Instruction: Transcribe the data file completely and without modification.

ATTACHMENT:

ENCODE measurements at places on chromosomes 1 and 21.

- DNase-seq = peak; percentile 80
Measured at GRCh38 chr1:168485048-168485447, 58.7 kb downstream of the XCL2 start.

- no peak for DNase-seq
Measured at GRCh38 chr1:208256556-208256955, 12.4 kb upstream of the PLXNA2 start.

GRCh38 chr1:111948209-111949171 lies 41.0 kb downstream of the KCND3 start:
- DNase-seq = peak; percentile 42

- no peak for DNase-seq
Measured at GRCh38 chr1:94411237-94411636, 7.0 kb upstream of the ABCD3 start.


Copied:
ENCODE measurements at places on chromosomes 1 and 21.

- DNase-seq = peak; percentile 80
Measured at GRCh38 chr1:168485048-168485447, 58.7 kb downstream of the XCL2 start.

- no peak for DNase-seq
Measured at GRCh38 chr1:208256556-208256955, 12.4 kb upstream of the PLXNA2 start.

GRCh38 chr1:111948209-111949171 lies 41.0 kb downstream of the KCND3 start:
- DNase-seq = peak; percentile 42

- no peak for DNase-seq
Measured at GRCh38 chr1:94411237-94411636, 7.0 kb upstream of the ABCD3 start.